- Rapha’s pledge to support LGBTQ+, BAME and female riders with at least 50 per cent of its sponsorship budget in 2021
- The formation of The Cyclist’s Alliance to represent female professional riders, as an alternative to the CPA (Cyclistes Professionnels Associés)
- Dedicated women’s initiatives, including Hopetech Women and Cotic Women
So, what next?
Clearly, there’s a lot to unravel on multiple levels and a sizeable amount of work to be done in cycling; at a professional level, in clubs, by brand marketeers and in the media to name just a few.
However, there is a growing network of communities that cater specifically to different individuals, including Fat Lad At The Back for plus-size cycling clothing, the Black Cyclists Network in London, a great number of women’s cycling groups and clubs worldwide, the WTF Bikexplorers championing women, trans and non-binary riders, Gay’s Okay clothing and so on.
Recent events have cast a new lens over what cycling is doing to address diversity, according to McKenna.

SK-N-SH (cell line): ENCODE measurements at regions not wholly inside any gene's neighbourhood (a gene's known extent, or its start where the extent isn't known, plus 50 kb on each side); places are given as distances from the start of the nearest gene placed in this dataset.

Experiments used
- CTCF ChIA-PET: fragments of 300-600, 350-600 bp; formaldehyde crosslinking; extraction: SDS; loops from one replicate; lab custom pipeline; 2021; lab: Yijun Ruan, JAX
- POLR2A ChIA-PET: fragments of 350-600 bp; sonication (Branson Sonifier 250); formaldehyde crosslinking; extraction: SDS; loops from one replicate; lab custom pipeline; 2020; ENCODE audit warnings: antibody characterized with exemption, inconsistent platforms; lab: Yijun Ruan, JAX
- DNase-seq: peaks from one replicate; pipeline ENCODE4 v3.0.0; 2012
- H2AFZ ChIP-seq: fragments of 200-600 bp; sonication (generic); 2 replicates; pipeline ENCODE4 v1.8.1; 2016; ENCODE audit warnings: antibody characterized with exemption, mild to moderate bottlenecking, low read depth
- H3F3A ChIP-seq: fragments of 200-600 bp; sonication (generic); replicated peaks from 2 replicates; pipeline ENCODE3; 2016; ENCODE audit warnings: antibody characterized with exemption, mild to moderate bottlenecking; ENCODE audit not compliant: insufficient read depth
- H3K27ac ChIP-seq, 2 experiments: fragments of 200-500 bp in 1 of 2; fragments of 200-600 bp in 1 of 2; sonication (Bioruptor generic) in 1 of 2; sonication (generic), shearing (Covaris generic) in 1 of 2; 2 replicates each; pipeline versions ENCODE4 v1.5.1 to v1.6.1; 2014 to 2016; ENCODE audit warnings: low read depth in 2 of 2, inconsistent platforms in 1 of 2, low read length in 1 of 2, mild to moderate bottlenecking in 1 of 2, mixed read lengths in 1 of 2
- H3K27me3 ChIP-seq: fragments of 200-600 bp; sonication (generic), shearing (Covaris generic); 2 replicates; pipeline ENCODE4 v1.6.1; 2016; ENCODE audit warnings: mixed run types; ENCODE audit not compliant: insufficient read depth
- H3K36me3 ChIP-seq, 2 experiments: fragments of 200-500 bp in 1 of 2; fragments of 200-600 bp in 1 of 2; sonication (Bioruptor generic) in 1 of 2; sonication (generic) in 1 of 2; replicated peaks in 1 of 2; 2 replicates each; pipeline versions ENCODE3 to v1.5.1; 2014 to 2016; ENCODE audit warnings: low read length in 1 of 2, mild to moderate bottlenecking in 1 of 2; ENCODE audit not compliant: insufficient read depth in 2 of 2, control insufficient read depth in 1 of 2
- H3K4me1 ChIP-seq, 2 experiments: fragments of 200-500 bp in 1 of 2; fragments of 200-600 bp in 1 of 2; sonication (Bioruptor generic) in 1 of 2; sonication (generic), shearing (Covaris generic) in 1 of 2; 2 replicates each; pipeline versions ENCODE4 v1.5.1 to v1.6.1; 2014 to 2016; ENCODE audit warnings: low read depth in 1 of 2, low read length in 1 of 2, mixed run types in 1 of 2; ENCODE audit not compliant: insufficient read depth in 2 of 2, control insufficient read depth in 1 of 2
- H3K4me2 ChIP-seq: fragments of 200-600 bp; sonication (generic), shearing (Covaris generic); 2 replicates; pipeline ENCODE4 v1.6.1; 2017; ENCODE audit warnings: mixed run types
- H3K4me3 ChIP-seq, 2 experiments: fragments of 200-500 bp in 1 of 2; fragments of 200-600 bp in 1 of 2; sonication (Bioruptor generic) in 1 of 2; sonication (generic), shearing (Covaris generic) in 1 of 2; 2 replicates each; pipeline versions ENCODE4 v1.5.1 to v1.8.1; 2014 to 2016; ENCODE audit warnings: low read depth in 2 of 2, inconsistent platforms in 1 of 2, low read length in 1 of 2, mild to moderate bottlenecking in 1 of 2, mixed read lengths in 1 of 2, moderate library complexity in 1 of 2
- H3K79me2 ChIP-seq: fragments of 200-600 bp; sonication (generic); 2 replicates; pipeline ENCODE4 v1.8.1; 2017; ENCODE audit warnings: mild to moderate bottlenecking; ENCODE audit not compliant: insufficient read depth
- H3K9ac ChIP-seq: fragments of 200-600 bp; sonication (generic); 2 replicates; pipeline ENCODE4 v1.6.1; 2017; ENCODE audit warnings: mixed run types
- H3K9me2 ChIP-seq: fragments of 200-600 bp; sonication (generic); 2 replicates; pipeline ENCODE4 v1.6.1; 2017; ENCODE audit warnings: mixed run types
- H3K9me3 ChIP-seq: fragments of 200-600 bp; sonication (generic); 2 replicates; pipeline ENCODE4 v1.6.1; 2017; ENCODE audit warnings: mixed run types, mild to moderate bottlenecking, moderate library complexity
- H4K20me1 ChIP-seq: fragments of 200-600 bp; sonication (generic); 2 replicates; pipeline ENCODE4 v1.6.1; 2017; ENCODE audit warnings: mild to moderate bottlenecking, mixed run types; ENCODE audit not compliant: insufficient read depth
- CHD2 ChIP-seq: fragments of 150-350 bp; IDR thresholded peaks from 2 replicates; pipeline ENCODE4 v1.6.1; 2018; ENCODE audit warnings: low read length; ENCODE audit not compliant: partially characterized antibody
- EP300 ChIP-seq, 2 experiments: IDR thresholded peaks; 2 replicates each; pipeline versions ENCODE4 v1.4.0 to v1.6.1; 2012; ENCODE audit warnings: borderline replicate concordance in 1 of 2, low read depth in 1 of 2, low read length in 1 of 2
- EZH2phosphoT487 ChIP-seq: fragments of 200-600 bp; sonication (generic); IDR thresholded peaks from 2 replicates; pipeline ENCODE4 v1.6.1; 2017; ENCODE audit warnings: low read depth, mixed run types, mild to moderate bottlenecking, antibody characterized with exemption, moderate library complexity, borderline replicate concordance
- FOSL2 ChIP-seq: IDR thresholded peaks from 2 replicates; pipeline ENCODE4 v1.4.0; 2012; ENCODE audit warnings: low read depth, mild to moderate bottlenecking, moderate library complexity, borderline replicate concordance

“The Black Lives Matter movement has raised many questions about what the industry is doing,” she says. “There has been a flurry of diversity policies and commitments made by brands and companies,” she says. “Long may this continue, but what has changed?”
It’s evident that many cycling brands have started to take diversity and inclusion more seriously. Working alongside charities, campaigns, governing bodies and clubs to encourage a greater uptake of cycling for all, we will have to wait for future statistics to show how these positive steps translate into a more diverse and inclusive cycling community. The potential benefits are undeniable; besides the social impacts, our health depends on it.
Sources and further reading
- British Cycling Diversity in Cycling Report 2019
- Camber Outdoors Workplace Report 2017: State of Gender Equity in the Active-Outdoor Industries
- Sport England Active Lives Survey 2018/19
- Department for Transport (2018) UK Walking and Cycling Statistics
- Sustrans & ARUP’s Cycling for Everyone: A Guide for Inclusive Cycling in Cities and Towns